A conventional mirror assembly is machined from a single block of glass typically having a thickness of about 30-60 mm. Leaving two outwardly-facing orthogonal sides of the block uncut, the block is thinned to form an open-sided recess about 15 to 20 mm deep with a ledge running along two sides of the recess, along the two uncut sides of the block. Upper portions of the uncut sides are polished to form mirrors.

The block of glass must be thick enough to permit it to be machined. However, this results in a heavy mirror assembly. If a thinner block is used, the block is likely to break during machining.

One solution is to provide a mirror assembly having a flat glass base and two mirror blocks glued onto the base. However, variations in surface height of the base deform the mirror blocks. Thus, unless the base is polished to an exceptionally high degree of flatness, i.e. to less than 1 μm, then the mirror assembly does not provide sufficiently flat mirrors for laser interferometry.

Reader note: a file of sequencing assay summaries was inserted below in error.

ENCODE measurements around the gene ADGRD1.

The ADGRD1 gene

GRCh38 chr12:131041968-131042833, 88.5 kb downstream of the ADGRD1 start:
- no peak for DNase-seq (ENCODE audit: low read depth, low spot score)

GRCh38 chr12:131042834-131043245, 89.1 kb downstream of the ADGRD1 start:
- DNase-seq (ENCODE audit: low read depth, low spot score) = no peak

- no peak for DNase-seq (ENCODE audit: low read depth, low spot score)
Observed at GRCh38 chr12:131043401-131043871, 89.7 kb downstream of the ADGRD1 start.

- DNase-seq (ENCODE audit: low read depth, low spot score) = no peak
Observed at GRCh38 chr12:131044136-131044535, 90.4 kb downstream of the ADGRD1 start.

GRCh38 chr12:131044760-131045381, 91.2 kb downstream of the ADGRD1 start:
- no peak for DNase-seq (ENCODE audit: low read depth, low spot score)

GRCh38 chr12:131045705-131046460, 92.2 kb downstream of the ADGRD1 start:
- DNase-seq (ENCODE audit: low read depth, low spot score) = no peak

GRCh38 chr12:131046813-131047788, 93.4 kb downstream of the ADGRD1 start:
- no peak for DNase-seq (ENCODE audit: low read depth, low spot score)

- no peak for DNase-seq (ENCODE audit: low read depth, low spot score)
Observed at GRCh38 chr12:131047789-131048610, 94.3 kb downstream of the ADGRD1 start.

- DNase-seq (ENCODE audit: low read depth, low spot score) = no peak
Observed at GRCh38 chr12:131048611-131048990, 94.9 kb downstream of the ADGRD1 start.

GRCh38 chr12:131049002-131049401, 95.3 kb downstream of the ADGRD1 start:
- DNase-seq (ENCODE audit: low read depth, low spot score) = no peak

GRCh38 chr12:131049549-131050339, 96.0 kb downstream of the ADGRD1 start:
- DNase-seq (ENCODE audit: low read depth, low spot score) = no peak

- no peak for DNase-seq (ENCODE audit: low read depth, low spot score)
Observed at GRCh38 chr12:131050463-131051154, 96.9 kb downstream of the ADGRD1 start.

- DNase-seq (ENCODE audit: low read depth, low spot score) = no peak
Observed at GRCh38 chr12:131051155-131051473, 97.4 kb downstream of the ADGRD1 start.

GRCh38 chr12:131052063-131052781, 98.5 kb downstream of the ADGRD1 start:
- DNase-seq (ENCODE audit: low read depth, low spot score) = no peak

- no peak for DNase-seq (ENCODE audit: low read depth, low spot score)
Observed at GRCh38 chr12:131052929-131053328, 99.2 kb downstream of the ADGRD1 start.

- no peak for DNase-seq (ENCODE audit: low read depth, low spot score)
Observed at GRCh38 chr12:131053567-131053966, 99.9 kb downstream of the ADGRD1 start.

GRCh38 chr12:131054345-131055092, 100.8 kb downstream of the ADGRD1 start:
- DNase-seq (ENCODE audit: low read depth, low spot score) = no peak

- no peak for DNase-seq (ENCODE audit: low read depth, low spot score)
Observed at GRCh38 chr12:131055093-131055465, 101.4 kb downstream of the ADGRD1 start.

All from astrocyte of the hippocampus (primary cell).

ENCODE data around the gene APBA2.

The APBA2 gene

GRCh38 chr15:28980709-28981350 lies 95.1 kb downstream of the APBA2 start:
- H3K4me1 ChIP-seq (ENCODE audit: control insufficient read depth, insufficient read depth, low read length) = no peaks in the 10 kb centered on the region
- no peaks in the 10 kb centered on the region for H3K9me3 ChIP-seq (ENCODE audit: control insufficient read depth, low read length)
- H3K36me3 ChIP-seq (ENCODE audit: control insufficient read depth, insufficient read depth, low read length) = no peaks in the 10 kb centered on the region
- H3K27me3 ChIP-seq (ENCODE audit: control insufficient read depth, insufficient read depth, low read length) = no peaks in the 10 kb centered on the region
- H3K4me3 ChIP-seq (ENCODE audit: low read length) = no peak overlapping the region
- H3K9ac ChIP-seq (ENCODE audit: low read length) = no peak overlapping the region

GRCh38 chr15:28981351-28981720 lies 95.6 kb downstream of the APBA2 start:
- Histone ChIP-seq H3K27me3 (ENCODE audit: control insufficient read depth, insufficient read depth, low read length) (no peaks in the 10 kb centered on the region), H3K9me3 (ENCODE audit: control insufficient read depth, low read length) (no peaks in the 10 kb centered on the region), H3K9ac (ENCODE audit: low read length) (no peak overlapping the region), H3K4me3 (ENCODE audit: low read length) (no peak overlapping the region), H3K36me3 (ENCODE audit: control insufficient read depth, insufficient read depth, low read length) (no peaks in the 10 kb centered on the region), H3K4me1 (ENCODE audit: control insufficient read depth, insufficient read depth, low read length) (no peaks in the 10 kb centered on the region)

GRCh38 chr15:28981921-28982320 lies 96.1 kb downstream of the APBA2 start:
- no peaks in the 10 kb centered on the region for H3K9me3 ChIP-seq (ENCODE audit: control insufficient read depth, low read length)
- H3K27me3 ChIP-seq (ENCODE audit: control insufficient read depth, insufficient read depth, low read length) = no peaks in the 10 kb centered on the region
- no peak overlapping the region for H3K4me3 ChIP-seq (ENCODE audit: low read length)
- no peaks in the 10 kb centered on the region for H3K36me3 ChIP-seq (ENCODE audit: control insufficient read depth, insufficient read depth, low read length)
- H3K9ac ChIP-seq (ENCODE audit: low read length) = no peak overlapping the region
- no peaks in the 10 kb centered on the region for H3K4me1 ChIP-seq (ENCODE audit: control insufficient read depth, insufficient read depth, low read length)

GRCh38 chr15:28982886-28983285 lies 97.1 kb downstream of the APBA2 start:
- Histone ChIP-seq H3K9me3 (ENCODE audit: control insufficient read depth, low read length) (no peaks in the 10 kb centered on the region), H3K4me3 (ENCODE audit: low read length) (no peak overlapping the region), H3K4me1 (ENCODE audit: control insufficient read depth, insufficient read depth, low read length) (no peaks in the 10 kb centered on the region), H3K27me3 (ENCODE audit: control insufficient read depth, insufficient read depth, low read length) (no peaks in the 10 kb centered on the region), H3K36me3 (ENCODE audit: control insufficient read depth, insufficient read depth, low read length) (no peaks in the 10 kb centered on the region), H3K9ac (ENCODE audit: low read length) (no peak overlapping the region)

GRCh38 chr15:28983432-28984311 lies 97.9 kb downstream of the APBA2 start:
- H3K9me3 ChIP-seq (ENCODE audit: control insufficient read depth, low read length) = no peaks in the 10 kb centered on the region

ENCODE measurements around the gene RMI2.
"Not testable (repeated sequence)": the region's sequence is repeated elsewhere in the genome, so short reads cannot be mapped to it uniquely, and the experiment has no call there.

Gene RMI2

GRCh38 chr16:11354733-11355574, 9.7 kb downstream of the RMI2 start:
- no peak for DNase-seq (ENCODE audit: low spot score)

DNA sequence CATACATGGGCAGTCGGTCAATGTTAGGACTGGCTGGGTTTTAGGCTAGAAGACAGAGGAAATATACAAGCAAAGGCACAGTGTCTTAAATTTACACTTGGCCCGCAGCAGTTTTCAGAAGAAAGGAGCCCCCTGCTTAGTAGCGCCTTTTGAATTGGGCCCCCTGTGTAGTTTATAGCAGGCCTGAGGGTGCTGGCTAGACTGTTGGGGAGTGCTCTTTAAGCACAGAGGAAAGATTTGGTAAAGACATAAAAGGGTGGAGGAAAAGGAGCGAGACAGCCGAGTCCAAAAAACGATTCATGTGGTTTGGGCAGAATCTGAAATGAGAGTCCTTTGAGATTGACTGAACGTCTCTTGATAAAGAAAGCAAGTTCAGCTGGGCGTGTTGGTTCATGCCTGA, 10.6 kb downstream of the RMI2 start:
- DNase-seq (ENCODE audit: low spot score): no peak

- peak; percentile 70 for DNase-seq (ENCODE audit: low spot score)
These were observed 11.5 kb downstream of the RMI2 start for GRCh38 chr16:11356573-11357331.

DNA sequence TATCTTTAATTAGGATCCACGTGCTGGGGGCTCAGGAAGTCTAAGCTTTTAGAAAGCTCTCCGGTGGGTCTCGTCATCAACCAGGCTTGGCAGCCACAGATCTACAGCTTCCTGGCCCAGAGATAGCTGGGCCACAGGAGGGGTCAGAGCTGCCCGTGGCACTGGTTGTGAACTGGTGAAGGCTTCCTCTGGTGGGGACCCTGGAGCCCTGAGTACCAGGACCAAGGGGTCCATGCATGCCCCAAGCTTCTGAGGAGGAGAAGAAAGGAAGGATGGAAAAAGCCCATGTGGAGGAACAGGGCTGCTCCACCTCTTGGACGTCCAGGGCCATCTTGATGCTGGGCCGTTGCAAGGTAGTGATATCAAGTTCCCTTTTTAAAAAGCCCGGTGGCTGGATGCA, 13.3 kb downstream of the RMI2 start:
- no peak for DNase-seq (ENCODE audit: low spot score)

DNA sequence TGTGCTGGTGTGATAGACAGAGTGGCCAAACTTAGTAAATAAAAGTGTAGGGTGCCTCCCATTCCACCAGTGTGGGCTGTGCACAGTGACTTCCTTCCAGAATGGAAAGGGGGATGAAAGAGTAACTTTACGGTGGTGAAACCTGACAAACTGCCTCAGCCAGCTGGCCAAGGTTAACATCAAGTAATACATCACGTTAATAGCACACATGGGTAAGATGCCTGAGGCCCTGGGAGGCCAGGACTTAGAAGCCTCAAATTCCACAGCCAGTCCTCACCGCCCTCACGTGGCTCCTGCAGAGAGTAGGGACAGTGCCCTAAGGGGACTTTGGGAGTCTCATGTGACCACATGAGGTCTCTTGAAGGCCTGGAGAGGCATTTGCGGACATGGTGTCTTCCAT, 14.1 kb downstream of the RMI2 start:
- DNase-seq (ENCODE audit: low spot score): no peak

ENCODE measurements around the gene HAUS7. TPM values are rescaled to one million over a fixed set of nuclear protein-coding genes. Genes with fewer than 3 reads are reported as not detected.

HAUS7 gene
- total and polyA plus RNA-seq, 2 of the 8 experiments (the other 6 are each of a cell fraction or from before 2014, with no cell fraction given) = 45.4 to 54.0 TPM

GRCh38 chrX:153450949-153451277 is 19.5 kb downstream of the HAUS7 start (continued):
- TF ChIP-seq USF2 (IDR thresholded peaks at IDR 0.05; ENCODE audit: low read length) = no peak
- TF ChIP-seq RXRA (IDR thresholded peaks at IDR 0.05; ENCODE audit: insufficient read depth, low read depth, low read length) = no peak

The present invention seeks to provide an improved mirror assembly.

SUMMARY OF THE INVENTION

According to the present invention there is provided a mirror assembly comprising a glass base having an upper surface and first and second glass mirror blocks, each of the glass mirror blocks being supported on the upper surface of the glass base using a set of two or three glass supports, each support being glued to the glass block, each mirror block being glued to a respective set of supports and the first and second glass mirror blocks being arranged on the glass mirror block to provide first and second orthogonal mirrors.

The mirror assembly has an advantage in that it can be easily manufactured since the base and mirrors do not have to be machined as an integral unit from the same block. Furthermore, gluing each support to the glass block and gluing each mirror block to a respective set of supports can help to provide a rigid structure.

The base, mirror blocks and supports may be formed of the same glass material, such as Zerodur® glass. The mirror blocks may be arranged along orthogonal sides of the base. The mirror blocks may have outwardly facing sides which are laterally level with outwardly facing sides of the base.